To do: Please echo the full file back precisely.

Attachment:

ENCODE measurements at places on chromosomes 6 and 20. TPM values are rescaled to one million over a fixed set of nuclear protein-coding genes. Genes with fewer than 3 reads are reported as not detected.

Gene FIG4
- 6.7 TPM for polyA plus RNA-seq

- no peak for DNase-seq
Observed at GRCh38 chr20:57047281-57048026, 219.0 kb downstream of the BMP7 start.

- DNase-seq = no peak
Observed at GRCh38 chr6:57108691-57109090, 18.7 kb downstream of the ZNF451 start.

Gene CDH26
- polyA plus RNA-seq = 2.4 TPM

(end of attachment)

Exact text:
ENCODE measurements at places on chromosomes 6 and 20. TPM values are rescaled to one million over a fixed set of nuclear protein-coding genes. Genes with fewer than 3 reads are reported as not detected.

Gene FIG4
- 6.7 TPM for polyA plus RNA-seq

- no peak for DNase-seq
Observed at GRCh38 chr20:57047281-57048026, 219.0 kb downstream of the BMP7 start.

- DNase-seq = no peak
Observed at GRCh38 chr6:57108691-57109090, 18.7 kb downstream of the ZNF451 start.

Gene CDH26
- polyA plus RNA-seq = 2.4 TPM